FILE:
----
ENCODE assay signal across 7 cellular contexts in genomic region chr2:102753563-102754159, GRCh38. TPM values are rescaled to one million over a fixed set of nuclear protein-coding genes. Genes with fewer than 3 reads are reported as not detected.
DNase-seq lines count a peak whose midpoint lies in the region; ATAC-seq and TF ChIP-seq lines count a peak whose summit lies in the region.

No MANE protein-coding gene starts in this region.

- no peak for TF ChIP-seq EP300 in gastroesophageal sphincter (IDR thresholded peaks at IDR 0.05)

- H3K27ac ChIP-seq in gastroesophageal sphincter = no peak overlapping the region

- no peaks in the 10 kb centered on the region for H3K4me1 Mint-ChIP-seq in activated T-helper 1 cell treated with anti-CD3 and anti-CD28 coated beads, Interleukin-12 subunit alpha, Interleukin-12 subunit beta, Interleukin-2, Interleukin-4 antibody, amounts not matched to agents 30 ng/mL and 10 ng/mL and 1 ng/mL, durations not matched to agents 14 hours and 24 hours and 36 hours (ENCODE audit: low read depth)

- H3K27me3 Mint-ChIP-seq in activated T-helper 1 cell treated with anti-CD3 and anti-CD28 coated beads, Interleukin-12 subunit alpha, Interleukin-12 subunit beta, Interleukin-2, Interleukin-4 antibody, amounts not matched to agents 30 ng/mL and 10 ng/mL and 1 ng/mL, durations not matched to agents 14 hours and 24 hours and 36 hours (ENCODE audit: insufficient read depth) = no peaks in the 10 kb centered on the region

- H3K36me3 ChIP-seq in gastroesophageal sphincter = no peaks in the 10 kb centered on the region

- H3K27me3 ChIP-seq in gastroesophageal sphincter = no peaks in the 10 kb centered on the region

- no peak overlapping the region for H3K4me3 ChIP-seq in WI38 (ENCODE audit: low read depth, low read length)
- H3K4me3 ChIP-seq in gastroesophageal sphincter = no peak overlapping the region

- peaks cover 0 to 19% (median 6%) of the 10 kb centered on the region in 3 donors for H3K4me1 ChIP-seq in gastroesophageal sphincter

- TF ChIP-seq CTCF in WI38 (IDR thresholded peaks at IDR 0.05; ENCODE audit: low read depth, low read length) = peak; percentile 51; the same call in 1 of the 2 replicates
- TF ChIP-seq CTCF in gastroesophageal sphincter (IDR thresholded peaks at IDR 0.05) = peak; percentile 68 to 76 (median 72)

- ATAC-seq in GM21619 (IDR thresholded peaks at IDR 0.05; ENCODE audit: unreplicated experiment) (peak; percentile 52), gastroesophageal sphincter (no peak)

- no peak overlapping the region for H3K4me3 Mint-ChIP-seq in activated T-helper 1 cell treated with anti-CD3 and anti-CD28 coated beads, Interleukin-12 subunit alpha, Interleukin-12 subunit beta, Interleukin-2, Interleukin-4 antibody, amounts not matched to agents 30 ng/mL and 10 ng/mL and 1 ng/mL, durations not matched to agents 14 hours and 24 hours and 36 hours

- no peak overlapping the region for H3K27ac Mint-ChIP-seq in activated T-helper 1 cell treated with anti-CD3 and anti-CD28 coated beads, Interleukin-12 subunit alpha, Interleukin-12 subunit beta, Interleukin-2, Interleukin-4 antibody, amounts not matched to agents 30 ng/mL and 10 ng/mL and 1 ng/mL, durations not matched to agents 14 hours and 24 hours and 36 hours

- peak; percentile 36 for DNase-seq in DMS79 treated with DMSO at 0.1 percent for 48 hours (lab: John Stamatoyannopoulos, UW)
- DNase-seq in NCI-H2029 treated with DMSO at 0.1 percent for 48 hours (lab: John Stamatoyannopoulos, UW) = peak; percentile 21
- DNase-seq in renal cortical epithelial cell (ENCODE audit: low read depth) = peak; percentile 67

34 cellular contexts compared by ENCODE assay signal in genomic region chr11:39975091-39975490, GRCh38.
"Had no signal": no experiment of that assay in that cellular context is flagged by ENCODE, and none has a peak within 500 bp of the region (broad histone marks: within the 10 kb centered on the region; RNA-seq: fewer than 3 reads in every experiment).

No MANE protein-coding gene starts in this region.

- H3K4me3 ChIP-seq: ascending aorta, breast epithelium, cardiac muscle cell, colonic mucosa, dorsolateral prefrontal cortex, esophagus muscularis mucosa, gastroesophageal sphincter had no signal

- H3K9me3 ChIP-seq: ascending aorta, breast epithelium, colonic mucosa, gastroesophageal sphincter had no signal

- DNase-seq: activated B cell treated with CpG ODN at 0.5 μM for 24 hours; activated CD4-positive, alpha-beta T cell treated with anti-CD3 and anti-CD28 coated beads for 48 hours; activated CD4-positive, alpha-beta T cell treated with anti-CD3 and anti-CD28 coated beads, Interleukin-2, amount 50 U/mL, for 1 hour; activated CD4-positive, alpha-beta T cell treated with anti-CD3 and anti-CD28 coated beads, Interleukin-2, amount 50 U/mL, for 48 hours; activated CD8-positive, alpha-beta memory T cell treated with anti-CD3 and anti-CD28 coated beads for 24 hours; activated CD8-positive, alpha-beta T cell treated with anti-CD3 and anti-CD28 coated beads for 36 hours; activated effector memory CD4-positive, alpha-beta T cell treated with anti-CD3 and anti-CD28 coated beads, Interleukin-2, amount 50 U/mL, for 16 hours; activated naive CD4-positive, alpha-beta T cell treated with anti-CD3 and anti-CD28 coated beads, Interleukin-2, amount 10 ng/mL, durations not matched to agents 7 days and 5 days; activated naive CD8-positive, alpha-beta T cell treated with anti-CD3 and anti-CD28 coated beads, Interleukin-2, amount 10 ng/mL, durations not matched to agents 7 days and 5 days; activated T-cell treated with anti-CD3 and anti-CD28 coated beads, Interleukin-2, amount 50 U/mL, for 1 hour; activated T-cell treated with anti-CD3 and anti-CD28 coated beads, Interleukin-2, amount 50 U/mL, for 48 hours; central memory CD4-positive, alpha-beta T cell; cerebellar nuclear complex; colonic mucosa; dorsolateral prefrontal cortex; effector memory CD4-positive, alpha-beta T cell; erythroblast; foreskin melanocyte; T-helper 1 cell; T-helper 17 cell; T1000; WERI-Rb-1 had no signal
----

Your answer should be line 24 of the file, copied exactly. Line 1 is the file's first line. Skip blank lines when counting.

- H3K4me3 ChIP-seq: ascending aorta, breast epithelium, cardiac muscle cell, colonic mucosa, dorsolateral prefrontal cortex, esophagus muscularis mucosa, gastroesophageal sphincter had no signal